Last Thursday morning I attended the first ‘Research & Innovation forum’, which was led by Professor Dave Petley, Vice President for Research & Innovation.
I think it is worth writing about for a few reasons.
- It is an example of me engaging in continuing professional development. Many times, myself and colleagues make the point that development is everywhere. It is to be found in much more fluid experiences than a whole day ‘training’ event or qualification. We develop through engagement in everyday activities where we expand our knowledge base and reflect on the way we work.
- In working in a team whose mission is to provide, “a framework for the continuous professional development of researchers at the University of Sheffield, supporting individual career ambitions in and beyond academia”, I ought to have an understanding of the current research landscape both in and beyond the university and be prepared to share that understanding with others.
- To encourage other people to attend future forums.
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This is a guest post from Sara Shinton, Head of Researcher Development, University of Edinburgh — see Sara’s blog here.
An analysis of the portfolios of major research funders over the last 20 years would reveal many shifts, but perhaps the most marked is the trend away from single discipline, narrow topic research towards a collaborative model. Researchers are expected to develop connections in other disciplines and sectors and to work with them on projects on a grander scale, with a broader scope or to address specific societal issues. Read the rest of this entry »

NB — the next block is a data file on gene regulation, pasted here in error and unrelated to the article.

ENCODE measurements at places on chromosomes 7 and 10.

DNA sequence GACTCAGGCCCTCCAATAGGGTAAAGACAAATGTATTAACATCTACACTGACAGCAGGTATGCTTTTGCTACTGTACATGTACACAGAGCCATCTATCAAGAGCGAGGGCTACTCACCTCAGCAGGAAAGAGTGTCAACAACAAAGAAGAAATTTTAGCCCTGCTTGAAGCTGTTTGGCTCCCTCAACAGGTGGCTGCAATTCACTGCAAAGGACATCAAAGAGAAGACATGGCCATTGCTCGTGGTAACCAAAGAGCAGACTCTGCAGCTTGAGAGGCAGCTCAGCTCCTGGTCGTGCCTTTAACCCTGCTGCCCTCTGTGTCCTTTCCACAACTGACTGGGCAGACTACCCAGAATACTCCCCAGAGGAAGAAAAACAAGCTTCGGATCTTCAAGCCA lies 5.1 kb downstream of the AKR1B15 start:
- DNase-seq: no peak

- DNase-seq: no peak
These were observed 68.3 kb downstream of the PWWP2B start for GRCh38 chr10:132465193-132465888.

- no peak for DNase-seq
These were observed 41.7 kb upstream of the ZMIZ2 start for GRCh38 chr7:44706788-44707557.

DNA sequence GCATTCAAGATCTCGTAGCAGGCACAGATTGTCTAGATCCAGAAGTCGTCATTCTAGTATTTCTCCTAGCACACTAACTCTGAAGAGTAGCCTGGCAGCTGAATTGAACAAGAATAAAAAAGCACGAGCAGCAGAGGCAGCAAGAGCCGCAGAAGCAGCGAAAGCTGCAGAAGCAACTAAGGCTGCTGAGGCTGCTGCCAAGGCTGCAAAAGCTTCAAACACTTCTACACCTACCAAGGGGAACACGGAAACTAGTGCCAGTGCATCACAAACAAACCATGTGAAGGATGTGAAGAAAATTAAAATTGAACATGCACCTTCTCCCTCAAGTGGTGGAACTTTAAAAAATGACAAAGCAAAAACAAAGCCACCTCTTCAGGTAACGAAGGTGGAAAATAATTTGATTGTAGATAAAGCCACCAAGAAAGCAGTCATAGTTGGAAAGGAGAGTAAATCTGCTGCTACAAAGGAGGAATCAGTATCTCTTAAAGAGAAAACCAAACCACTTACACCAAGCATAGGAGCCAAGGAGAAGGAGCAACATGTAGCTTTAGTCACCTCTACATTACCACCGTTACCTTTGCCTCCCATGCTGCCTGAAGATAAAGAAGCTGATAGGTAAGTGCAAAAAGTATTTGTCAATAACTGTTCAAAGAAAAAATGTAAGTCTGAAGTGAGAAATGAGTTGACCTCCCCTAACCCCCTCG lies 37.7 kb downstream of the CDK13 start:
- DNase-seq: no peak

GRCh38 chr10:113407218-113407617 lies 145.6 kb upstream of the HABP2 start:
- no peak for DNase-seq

In May 2016 I posted about the launch of a research project I am collaborating on with Billy Bryan (@BillyB100) looking into perceptions of value in the PhD.
The study has progressed really well over the last 9 months, we have now completed two phases: our survey for current PhD students got 200+ responses, and we also did 22 in depth interviews with PhD graduates across a range of career types. Read the rest of this entry »
Everyone tells researchers that they need to get their research “out there”. They should be promoting themselves and engaging with the public via YouTube, twitter, blogs and the like. Some researchers can crack on with this and take to it like a duck to water, especially the written format. But videos…well for some that’s an entirely different matter. In an age where it can seem like every 10 year old is a YouTuber, what do you do if you’re not confident on screen or if you haven’t got the first idea of what makes a good video? Read the rest of this entry »